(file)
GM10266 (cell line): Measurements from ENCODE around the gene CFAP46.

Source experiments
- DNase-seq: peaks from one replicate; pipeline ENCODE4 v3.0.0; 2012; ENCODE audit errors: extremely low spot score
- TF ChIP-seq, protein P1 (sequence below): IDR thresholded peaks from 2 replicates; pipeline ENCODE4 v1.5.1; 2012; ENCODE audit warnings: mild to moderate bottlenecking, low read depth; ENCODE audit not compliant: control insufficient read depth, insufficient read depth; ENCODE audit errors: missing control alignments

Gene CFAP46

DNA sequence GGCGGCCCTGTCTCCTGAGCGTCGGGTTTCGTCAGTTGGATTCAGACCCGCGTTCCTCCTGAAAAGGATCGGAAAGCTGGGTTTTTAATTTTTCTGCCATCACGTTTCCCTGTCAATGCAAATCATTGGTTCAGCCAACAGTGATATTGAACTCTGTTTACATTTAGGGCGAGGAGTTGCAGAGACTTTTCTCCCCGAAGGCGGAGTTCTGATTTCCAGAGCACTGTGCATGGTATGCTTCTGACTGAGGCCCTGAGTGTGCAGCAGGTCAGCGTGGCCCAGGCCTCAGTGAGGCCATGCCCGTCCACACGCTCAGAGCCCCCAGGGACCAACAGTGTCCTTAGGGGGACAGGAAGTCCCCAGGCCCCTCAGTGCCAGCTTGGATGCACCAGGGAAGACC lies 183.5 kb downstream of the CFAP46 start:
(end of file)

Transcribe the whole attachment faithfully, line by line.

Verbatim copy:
GM10266 (cell line): Measurements from ENCODE around the gene CFAP46.

Source experiments
- DNase-seq: peaks from one replicate; pipeline ENCODE4 v3.0.0; 2012; ENCODE audit errors: extremely low spot score
- TF ChIP-seq, protein P1 (sequence below): IDR thresholded peaks from 2 replicates; pipeline ENCODE4 v1.5.1; 2012; ENCODE audit warnings: mild to moderate bottlenecking, low read depth; ENCODE audit not compliant: control insufficient read depth, insufficient read depth; ENCODE audit errors: missing control alignments

Gene CFAP46

DNA sequence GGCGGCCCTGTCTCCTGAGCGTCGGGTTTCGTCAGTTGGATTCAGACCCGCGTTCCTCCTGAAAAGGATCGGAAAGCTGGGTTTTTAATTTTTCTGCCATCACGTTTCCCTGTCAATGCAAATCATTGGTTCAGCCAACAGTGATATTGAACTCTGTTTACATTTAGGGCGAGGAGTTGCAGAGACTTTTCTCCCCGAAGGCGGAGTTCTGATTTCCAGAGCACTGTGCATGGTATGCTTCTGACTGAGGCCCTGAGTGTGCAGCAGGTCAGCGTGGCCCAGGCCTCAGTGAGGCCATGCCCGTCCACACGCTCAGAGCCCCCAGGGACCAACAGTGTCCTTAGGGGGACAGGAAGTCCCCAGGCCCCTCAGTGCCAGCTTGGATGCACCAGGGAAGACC lies 183.5 kb downstream of the CFAP46 start: